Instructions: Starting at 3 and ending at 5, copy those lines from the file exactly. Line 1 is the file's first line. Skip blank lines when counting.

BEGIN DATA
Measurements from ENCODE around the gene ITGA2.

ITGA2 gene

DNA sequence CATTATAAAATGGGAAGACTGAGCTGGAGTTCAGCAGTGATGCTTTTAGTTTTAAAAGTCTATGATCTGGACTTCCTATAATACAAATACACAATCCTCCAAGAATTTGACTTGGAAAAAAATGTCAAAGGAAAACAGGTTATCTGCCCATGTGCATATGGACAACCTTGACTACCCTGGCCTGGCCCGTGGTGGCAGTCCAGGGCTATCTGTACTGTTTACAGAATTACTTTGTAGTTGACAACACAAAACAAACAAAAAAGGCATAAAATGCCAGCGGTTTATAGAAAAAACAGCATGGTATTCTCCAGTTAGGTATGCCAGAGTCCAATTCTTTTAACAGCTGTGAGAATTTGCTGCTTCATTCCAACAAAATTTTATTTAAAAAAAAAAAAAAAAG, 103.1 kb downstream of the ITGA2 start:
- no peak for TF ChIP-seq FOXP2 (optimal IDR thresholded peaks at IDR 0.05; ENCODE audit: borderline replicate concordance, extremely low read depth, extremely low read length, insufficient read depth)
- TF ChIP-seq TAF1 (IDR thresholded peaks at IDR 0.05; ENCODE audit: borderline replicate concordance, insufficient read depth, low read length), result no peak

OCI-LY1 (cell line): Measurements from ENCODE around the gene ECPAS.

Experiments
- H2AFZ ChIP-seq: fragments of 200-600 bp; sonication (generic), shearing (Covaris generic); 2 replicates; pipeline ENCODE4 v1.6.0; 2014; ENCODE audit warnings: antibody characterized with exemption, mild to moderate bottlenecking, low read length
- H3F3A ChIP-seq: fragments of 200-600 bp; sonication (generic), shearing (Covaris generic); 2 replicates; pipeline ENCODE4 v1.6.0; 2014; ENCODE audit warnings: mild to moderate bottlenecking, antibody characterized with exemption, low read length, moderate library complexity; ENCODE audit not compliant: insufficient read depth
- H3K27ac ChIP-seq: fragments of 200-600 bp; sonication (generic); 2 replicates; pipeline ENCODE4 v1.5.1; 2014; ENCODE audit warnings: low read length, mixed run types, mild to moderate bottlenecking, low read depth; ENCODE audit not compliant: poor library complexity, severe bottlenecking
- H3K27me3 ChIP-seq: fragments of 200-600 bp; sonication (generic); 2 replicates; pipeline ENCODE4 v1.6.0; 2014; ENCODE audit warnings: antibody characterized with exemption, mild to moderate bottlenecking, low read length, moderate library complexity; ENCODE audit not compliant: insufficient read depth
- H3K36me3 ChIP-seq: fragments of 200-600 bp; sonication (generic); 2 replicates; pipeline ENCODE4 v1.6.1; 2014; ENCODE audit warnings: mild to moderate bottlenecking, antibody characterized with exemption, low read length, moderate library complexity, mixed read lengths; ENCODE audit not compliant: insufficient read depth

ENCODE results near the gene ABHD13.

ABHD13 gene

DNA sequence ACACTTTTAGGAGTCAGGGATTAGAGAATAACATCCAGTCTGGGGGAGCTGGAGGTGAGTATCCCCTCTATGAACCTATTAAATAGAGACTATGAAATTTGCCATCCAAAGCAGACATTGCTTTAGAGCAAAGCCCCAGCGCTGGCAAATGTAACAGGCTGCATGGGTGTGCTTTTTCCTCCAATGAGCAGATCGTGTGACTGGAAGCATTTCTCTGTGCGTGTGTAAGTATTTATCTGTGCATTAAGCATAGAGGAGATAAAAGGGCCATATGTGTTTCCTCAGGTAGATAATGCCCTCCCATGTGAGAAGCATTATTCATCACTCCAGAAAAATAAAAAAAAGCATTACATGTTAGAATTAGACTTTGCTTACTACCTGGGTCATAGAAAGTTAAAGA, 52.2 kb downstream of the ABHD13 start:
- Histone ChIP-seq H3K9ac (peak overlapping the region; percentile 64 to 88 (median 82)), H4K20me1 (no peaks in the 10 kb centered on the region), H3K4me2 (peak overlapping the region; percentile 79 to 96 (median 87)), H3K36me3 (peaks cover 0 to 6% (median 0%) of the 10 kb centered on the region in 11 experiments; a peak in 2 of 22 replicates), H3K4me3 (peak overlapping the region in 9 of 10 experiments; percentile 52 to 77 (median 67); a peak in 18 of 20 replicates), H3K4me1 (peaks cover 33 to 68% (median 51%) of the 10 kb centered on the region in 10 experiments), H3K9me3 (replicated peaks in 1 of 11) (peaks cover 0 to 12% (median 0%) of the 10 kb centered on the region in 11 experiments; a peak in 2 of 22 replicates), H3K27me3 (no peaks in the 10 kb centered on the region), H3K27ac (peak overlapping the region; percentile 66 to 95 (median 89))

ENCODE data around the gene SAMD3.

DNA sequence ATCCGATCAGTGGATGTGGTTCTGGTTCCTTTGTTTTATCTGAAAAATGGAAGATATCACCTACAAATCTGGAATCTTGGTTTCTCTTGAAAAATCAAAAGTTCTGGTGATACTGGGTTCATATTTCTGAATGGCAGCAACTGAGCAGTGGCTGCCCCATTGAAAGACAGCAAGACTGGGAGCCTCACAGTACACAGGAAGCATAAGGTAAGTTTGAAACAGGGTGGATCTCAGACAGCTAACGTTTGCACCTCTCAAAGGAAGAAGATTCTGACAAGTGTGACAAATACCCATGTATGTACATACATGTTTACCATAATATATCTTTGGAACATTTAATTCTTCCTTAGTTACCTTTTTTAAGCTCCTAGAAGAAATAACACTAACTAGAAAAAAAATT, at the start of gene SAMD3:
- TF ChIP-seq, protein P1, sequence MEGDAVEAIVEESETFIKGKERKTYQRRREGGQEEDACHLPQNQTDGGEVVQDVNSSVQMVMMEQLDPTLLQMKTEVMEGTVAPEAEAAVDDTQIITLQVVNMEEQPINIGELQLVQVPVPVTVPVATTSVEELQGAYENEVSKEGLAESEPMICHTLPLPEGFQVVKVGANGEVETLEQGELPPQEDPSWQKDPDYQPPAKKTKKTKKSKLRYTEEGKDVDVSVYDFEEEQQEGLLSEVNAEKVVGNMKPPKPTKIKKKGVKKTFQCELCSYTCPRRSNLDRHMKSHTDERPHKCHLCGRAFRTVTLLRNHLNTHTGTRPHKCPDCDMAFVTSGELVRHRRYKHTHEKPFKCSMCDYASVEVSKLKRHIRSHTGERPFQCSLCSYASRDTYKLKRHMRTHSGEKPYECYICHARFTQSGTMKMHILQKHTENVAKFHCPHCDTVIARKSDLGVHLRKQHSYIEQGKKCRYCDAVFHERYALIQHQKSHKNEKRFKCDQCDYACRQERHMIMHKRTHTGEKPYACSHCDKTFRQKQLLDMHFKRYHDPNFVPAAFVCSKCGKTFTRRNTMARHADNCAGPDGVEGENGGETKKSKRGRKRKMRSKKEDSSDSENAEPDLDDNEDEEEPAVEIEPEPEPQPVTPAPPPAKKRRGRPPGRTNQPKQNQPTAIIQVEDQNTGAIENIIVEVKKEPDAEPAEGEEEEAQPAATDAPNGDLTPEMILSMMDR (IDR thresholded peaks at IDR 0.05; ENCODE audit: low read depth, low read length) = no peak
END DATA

DNA sequence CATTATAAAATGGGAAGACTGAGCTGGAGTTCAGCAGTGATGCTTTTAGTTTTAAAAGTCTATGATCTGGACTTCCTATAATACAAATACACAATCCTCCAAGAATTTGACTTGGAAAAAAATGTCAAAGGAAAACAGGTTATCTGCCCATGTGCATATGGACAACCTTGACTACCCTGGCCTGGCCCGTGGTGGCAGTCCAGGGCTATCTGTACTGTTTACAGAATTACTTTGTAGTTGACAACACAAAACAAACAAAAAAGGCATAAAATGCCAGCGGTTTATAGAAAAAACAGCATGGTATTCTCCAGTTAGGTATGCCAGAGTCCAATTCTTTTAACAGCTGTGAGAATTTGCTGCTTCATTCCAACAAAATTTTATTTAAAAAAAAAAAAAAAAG, 103.1 kb downstream of the ITGA2 start:
- no peak for TF ChIP-seq FOXP2 (optimal IDR thresholded peaks at IDR 0.05; ENCODE audit: borderline replicate concordance, extremely low read depth, extremely low read length, insufficient read depth)
- TF ChIP-seq TAF1 (IDR thresholded peaks at IDR 0.05; ENCODE audit: borderline replicate concordance, insufficient read depth, low read length), result no peak